Published on December 3rd, 2016 | by Justin G.
Dark Tranquillity: Atoma
Swedish melodic death metal stalwarts Dark Tranquillity are back with a new album, their eleventh studio release, titled Atoma. It’s their first album with Anders Iwers (Tiamat, Ceremonial Oath) on bass, and it comes after a pair of albums (2010’s We Are the Void and 2013’s Construct) that, if I’m completely honest, weren’t all that memorable.
If it were any other band *coughChildrenofBodomcough* I might have skipped this album altogether, but this is Dark Tranquillity we’re talking about, one of the only bands from the original Gothenburg melodic death metal scene that never really walked away from that kind of music once they hit big. Plus the advance video for “The Pitiless” was flat-out killer. So I grabbed a copy of Atoma (on my way to see Dark Tranquillity live, oddly enough).
It turns out “The Pitiless” wasn’t an exception. Atoma really is that good. This sounds like a completely energized Dark Tranquillity. Maybe playing all those classic Projector/Haven/Damage Done tracks on tour got them in that frame of mind, because that’s exactly what Atoma reminds me of: classic Dark Tranquillity. Headbanging heaviness plus catchy (not “simple catchy” but “drives these songs directly into your head catchy”) melodies are paired with some really well-placed keyboards and other electronic atmospheric touches, and Michael Stanne sounds amazing on vocals as usual. He even breaks into the occasional clean vocal part here and there, which is really good to hear. It was just enough to give Atoma an extra bit of that Projector vibe.
I’ve already mentioned “The Pitiless” as a standout track, but it’s far from the only highlight on Atoma. The title track is a monster, and “Neutrality” and “Merciless Fate” are also killer. Really, there isn’t a dull moment on the whole disc.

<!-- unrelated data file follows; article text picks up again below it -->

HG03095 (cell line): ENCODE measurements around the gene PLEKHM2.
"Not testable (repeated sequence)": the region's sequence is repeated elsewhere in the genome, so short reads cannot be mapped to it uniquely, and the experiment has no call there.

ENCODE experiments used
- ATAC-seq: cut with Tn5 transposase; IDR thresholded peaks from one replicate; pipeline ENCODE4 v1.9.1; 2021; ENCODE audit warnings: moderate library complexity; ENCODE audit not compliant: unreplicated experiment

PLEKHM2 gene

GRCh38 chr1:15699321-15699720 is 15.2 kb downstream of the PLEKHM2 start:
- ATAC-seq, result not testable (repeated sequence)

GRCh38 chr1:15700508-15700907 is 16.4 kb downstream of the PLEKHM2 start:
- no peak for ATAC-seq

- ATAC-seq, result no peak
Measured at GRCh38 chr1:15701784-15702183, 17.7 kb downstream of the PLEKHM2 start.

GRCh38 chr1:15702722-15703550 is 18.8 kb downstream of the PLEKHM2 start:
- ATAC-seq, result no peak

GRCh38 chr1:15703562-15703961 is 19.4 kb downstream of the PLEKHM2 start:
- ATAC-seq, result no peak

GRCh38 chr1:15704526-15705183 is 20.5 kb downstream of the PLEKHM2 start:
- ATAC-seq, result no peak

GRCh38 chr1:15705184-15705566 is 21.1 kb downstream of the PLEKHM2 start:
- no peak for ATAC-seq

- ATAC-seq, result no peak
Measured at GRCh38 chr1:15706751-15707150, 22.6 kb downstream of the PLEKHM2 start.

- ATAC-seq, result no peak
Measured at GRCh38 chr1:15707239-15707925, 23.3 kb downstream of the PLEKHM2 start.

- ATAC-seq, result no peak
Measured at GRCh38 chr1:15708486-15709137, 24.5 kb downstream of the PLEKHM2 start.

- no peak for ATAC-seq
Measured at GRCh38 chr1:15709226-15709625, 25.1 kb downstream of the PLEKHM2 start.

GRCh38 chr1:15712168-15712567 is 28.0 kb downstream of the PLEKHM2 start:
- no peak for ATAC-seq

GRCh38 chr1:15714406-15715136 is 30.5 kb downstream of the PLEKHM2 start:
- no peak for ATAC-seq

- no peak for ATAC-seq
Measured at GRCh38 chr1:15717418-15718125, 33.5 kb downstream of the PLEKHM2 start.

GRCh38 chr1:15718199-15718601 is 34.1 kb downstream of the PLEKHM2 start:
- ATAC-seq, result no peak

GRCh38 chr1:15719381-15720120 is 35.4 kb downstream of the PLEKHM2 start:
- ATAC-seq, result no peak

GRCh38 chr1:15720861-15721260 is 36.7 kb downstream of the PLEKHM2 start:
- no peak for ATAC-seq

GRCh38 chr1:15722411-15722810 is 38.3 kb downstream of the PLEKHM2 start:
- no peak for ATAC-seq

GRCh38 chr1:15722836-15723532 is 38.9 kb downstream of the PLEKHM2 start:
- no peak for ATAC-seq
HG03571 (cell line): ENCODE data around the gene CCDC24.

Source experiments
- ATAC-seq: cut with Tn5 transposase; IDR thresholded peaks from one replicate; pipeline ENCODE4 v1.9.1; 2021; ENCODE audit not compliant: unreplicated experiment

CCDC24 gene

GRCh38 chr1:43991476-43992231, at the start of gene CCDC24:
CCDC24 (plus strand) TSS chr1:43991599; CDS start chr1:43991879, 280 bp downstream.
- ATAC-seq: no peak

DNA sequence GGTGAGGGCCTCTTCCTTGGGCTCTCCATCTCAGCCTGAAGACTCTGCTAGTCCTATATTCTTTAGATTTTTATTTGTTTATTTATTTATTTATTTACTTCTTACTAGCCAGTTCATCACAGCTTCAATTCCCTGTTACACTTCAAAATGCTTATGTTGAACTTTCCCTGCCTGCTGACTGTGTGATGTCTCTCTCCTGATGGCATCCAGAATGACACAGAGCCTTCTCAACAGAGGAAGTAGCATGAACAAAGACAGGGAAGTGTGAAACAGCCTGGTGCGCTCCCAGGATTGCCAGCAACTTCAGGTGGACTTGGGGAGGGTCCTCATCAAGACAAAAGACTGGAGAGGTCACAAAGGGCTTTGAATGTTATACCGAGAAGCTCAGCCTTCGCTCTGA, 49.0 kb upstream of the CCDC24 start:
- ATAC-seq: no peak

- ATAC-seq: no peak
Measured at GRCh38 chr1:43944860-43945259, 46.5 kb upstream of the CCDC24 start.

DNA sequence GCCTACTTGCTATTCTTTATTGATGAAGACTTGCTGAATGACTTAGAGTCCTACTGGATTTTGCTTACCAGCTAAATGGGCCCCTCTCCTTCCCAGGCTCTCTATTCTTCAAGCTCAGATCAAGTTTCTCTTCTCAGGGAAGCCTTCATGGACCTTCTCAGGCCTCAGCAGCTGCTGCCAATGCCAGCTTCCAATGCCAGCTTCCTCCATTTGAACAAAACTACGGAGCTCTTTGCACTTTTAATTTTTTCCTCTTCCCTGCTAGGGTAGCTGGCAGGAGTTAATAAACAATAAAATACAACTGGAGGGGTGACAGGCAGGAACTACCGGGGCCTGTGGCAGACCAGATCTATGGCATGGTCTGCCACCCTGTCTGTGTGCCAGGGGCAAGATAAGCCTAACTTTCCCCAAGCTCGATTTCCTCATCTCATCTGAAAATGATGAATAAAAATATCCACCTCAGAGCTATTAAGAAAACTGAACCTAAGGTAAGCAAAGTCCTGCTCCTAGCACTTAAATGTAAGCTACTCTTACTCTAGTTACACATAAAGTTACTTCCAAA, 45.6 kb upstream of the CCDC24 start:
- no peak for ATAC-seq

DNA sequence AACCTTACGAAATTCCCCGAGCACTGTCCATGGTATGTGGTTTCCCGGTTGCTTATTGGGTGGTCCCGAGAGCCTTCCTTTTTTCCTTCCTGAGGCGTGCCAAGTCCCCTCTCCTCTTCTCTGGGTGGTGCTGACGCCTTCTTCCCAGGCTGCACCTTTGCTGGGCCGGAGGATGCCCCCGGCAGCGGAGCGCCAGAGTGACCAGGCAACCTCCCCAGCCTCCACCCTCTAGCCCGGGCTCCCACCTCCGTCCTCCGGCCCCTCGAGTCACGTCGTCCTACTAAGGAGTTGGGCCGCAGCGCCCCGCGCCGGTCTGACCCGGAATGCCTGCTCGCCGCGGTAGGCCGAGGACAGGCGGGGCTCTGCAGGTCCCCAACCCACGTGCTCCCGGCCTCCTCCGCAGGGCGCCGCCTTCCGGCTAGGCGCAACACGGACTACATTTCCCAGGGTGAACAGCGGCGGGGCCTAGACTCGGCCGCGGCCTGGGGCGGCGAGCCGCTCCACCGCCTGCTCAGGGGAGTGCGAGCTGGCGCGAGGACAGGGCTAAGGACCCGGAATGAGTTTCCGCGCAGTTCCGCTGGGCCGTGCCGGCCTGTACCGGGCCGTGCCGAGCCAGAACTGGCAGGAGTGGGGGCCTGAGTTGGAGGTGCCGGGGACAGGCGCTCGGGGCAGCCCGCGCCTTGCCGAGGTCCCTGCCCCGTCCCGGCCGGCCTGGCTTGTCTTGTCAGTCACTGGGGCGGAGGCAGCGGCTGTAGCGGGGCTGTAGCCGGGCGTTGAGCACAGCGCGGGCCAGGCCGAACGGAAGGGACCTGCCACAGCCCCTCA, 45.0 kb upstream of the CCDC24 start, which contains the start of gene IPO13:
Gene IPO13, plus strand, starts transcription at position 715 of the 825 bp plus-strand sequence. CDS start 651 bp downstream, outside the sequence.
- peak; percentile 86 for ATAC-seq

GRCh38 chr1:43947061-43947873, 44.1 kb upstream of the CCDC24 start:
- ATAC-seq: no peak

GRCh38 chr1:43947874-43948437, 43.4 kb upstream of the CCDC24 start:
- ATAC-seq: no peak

Atoma is an almost-perfect example of everything that Dark Tranquillity does so well, and is the best album they’ve released since Fiction, if not Character. If you haven’t paid much attention to the band lately, this is the album to make you a fan all over again. And as good as bands like Insomnium, Onmium Gatherum, Words of Farewell and Mors Principium Est are (and they’re all really freaking good), you listen to an album like Atoma and know exactly why those bands draw so much inspiration from Dark Tranquillity.
Format Notes: There is a deluxe edition CD version of Atoma that comes in a digipack (boo!) and includes a second disc with two bonus tracks (yay!). The new songs – “The Absolute” and “Time Out of Place” – are both slower, more atmospheric songs that don’t quite fit the regular album but are still well worth the extra bucks for the 2-disc version. The LP version comes with the album on CD, but not the bonus tracks.
Summary: Back to classic DT form!